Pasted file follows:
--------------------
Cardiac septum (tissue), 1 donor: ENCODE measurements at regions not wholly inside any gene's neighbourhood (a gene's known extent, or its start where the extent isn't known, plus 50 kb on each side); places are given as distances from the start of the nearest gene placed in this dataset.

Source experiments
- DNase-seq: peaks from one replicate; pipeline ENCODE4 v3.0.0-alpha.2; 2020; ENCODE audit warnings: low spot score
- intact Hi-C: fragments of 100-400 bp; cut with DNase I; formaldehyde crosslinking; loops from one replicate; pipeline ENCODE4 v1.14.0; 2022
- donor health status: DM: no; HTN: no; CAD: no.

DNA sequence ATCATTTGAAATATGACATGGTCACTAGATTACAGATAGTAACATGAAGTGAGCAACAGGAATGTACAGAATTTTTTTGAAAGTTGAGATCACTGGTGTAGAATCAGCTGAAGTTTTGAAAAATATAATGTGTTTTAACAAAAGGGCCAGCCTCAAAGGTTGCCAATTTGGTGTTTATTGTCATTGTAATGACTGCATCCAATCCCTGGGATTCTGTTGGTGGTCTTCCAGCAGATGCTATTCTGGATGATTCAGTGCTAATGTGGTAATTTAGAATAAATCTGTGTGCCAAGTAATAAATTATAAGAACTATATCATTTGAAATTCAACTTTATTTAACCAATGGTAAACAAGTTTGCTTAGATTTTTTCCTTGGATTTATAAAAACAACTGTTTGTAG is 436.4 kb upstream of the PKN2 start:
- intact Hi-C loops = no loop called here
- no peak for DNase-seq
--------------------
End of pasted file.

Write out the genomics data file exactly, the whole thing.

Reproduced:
Cardiac septum (tissue), 1 donor: ENCODE measurements at regions not wholly inside any gene's neighbourhood (a gene's known extent, or its start where the extent isn't known, plus 50 kb on each side); places are given as distances from the start of the nearest gene placed in this dataset.

Source experiments
- DNase-seq: peaks from one replicate; pipeline ENCODE4 v3.0.0-alpha.2; 2020; ENCODE audit warnings: low spot score
- intact Hi-C: fragments of 100-400 bp; cut with DNase I; formaldehyde crosslinking; loops from one replicate; pipeline ENCODE4 v1.14.0; 2022
- donor health status: DM: no; HTN: no; CAD: no.

DNA sequence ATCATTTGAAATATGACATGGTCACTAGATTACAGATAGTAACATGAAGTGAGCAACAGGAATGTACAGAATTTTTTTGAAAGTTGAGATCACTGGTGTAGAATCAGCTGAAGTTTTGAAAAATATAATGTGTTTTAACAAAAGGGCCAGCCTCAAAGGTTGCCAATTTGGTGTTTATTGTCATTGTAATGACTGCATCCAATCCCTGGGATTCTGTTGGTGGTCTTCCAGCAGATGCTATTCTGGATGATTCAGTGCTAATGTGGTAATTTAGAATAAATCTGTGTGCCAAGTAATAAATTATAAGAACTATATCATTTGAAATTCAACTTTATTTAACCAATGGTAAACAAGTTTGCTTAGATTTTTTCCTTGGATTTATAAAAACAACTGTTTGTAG is 436.4 kb upstream of the PKN2 start:
- intact Hi-C loops = no loop called here
- no peak for DNase-seq